Simon Willison’s Weblog

Items tagged json in 2007

Filters: Year: 2007 × json ×


[Release] CouchDB 0.7.0. This is a huge milestone for the project—it’s the first official release to include the JSON REST API instead of XML, and it’s also the first release that is “intended for widespread use”. # 17th November 2007, 12:25 am

CouchDB first impressions. Jacob’s been poking at CouchDB. Inserting data is slow, but everything else looks pretty slick considering how recently the JSON / JavaScript views functionality was added. # 19th October 2007, 11:43 am

hasAccount. Stuart proposes a light-weight API for letting any site know if a user has an account (and is signed in) on another service. I wouldn’t want to deploy this without being confident that my CSRF protection was in order. # 28th September 2007, 9:10 am

How should JSON strings be represented in Erlang? Erlang’s poor support for strings makes this a surprisingly tricky question. # 14th September 2007, 8:17 am

CouchDB: Thinking beyond the RDBMS. CouchDB is a fascinating project—an Erlang powered non-relational database with a JSON API that lets you define “views” (really computed tables) based on JavaScript functions that execute using map/reduce. Damien Katz, the main developer currently works for MySQL and used to work on Lotus Notes. # 3rd September 2007, 9:48 am

Freebase developer documentation. The JSON API and particularly the query language are fascinating. # 3rd September 2007, 2:38 am

Cabochon event server. Written in Python (on top of SQLObject and Paste), uses JSON for messages, allows event consumers to subscribe with a callback URL. # 2nd August 2007, 8:36 am

JSON and Browser Security. Douglas Crockford suggests using secret tokens to protect JSON content, and avoiding wrapper hacks to protect unauthorised JSON delivery as they may fall foul of undiscovered browser bugs in the future. # 11th April 2007, 12:52 am

XML and JSON. James Clark on JSON’s strengths and weaknesses compared to XML. # 9th April 2007, 8:57 pm

Fortify JavaScript Hijacking FUD. Bob Ippolito points out the flaws in the recent widely disseminated JavaScript Hijacking paper. While the paper does miss some important details, it’s good that more people are now aware of the security implications involved in serving JSON up wrapped in an array. # 5th April 2007, 10:51 pm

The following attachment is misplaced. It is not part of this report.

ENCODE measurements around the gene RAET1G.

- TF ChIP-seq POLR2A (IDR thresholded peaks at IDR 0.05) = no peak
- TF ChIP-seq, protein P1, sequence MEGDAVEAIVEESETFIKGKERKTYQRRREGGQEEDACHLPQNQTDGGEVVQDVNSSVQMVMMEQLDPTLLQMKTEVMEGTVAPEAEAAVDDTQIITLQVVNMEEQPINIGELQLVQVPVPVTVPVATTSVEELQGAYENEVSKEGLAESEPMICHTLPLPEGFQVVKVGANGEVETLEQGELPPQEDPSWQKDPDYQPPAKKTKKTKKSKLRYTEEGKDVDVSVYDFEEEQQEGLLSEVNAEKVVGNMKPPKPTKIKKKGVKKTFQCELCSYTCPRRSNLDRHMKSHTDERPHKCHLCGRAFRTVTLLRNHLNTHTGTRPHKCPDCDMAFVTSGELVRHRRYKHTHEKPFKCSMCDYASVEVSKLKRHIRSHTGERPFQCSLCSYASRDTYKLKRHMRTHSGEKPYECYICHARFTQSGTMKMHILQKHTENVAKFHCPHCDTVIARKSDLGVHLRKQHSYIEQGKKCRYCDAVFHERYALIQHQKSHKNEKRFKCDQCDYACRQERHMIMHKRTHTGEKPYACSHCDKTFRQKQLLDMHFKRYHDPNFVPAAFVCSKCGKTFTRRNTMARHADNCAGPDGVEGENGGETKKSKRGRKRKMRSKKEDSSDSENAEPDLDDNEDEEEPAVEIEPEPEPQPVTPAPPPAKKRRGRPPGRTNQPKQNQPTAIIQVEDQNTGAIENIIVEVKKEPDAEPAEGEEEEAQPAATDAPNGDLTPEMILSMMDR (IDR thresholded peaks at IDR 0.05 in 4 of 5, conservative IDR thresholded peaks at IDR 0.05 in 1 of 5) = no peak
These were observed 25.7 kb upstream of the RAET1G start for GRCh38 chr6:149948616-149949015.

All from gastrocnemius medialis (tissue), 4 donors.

Triplr. Ultra simple GET-based web service for converting RSS / Atom / RDF / Microformats+GRDDL to HTML / ntriples / RDF / RSS / JSON / Turtle. Small pieces, loosely joined. # 30th March 2007, 3:30 pm

JSON and JSON-RPC for Erlang. Nice example of using lists:reverse and an accumulator to efficiently build a string in reverse order. # 25th March 2007, 4:29 pm

Security; AJAX; JSON; Satisfaction. The JSON attack I linked to earlier only works against raw arrays, which technically aren’t valid JSON anyway. # 6th March 2007, 8:06 am

JSON is not as safe as people think it is. Joe Walker reminds us that even authenticated JSON served without a callback or variable assignment is vulnerable to CSRF in Firefox, thanks to that browser letting you redefine the Array constructor. # 5th March 2007, 10:51 pm

json-taglib. Because JSON just doesn’t have enough angle brackets. # 4th March 2007, 8:52 pm

Safe JSON (via) Subtle but important point about JSON APIs: you shouldn’t use a callback or variable assignment for JSON incorporating private user data, especially if it’s at a predictable URL. # 2nd March 2007, 1:11 pm

Badge Any RSS Feed With Yahoo! Pipes. Smart hack from Kent Brewster. Uses Yahoo! Pipes’ JSON output plus a few lines of JavaScript to create a badge from any RSS feed. # 16th February 2007, 8:21 am

Apache Solr 1.1. Solr is the search Web Service built on top of Lucene. The latest release introduces JSON, Python and Ruby response formats in addition to XML. # 13th January 2007, 1:16 am

Why doesn’t Python have more data format readers in the stdlib? I for one would love to see simplejson included in the standard library, with or without a C implementation. # 8th January 2007, 1:03 am